When someone does not have the wherewithal to study abroad, online learning shows up as the safest bet.

Reasons like these ensure the need for technological advancements in the education sector.

The rapid upsurge of digitalization in education by the use of laptops, iPads and smartphones has already driven students from the conventional blackboard and chalk education system to more engaging learning experiences. I am excited to see the flourished inclusion of the latest technologies like AI, Blockchain, AR/VR etc. in the edtech world.

The education world is not just embraced by the leading names in the industry, many startups have also joined the league.

Platforms like Nearpod uses mobile VR to make the classroom education interactive. Other platforms like Coursera, edX, Udemy, etc. is always working towards enhancing the e-learning experience.

It’s good to see ventures like these advancing in the world of education with the inclusion of latest technologies, thereby giving students an engaging and customized learning experience.

Apprehensions – But Are They Enough To Hold Back The Biggest Advancements?

All these pros, including the flexibility of time, place, and funds have their own ramifications.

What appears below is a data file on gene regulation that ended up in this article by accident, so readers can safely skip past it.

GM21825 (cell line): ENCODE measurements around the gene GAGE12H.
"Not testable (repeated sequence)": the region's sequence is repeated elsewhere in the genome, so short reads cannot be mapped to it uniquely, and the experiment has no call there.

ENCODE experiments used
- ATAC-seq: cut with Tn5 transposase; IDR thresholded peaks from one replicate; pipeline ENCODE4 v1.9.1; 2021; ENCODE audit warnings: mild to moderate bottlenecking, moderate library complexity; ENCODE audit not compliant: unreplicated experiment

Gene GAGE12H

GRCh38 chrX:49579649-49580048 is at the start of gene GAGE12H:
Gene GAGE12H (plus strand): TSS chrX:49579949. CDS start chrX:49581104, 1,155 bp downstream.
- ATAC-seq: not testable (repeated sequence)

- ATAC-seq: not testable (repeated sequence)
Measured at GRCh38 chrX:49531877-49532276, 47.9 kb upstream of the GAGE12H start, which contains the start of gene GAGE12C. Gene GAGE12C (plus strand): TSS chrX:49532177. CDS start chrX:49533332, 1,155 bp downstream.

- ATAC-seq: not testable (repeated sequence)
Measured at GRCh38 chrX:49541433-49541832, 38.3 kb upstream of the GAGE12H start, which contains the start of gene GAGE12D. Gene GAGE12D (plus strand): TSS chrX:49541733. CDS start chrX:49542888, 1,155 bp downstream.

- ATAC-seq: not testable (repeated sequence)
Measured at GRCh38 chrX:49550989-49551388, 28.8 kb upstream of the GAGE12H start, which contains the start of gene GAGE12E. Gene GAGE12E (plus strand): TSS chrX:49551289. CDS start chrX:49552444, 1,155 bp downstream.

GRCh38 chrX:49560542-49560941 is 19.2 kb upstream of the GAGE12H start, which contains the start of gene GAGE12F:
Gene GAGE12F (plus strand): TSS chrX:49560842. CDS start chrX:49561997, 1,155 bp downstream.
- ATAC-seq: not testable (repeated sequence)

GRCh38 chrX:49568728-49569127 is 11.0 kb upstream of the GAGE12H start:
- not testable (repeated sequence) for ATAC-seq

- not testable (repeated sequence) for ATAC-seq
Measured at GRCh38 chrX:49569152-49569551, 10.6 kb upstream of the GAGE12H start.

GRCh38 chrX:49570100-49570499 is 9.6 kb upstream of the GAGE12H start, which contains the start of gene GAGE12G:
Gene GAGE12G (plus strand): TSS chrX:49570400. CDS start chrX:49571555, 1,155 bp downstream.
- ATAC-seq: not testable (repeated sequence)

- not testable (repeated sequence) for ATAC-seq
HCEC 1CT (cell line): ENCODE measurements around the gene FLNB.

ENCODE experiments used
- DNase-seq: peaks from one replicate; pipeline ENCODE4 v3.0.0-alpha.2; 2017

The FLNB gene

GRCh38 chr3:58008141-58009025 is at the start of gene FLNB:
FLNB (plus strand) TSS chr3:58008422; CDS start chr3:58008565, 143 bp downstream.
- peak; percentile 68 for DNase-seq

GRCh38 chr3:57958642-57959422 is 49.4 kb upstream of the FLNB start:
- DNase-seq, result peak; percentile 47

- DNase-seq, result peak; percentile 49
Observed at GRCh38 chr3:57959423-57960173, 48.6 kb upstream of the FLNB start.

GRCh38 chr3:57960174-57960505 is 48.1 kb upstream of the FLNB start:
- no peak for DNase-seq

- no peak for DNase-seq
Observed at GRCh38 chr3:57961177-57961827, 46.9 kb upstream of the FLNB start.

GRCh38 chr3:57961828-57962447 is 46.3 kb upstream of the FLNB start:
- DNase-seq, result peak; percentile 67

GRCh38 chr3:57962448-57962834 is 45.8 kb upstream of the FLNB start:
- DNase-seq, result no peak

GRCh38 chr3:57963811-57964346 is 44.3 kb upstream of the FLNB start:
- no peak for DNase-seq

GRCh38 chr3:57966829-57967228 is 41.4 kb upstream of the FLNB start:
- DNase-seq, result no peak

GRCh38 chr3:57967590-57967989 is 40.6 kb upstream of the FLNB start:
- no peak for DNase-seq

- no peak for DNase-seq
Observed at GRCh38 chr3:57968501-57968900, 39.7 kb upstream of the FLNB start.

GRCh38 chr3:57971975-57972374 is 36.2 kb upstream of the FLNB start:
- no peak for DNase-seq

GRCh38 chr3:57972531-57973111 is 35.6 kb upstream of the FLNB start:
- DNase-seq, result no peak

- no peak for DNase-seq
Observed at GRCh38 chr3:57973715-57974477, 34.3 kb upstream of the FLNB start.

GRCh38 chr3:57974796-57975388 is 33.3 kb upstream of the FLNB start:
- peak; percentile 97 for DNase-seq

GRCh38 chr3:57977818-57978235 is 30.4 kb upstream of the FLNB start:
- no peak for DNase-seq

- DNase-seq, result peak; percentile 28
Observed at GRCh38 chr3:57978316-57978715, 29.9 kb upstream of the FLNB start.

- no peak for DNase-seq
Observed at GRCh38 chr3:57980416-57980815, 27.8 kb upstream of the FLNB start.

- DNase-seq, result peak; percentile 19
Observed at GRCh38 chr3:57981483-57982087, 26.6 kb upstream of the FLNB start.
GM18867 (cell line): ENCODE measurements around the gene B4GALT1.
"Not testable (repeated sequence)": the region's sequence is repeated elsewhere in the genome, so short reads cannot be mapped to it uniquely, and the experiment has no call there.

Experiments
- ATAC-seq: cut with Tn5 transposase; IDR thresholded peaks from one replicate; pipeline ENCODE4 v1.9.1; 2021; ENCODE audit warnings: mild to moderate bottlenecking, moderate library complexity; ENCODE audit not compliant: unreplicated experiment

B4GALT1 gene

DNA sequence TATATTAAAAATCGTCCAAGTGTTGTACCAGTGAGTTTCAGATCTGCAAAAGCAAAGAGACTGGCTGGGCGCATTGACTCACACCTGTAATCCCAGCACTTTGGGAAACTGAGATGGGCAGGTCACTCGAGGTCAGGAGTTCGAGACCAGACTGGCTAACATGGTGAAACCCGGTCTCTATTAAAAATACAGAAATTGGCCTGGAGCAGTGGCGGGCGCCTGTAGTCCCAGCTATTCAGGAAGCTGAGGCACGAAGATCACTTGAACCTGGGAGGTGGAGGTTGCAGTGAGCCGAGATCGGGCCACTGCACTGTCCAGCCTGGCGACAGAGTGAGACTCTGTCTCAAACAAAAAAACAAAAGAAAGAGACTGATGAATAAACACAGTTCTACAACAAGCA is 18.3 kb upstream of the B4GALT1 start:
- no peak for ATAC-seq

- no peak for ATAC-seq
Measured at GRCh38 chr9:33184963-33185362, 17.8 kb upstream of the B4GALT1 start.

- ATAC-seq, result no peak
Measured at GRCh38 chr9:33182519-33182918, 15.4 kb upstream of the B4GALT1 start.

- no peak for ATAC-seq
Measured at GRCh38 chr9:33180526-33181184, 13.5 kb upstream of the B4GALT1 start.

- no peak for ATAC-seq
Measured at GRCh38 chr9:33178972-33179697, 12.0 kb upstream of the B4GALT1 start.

First, I think, students are going to love the minimal-to-no teacher interventions.

But, I am also considerate towards the fact that imparting knowledge face-to-face has its own charm.

Furthermore, pre-recorded videos may become a barrier to doubt clearing routine, which seems to be only possible in traditional classrooms.

This report, in 2017 said 51% of the world population has access to the internet. However, if we see the flipside, sadly, 49% still didn’t have access to the internet.

The same report also stated that in 2010, only 30% per of the world’s population had the access to the internet.

By the fact itself, you can see the growth curve. The number is only going higher and the ongoing trends promise the same in the future as well.

The Bottom Line Is

I can’t help resonating with John Fallon (CEO, Pearson) stating, “Online program management and virtual schooling are two of the biggest areas of growth for the company. The weight of the activity will be in blended learning, and how you combine the benefits of face-to-face with purely online approaches.”

The lone support of technology in education sector might not be able to assist the students with all the learning aspects, for instance, doubt clearing.

Still and all, I believe the blend of both, the tech and face-to-face, can do the job.

With time and the type of awareness the edtech industry is creating, I am pretty sure something massive is coming our way.

In the end, the only yet overriding question that crosses my mind is, how far will the parents, teachers, and the authorities go with these technological additions?

Are you wondering, too?

Anjli Jain is a Managing Partner at EVC Ventures, a $50 million Chicago-based venture capital fund and the Founder and Chairman of Campus Consortium, a global consortium of 2000+ colleges and universities.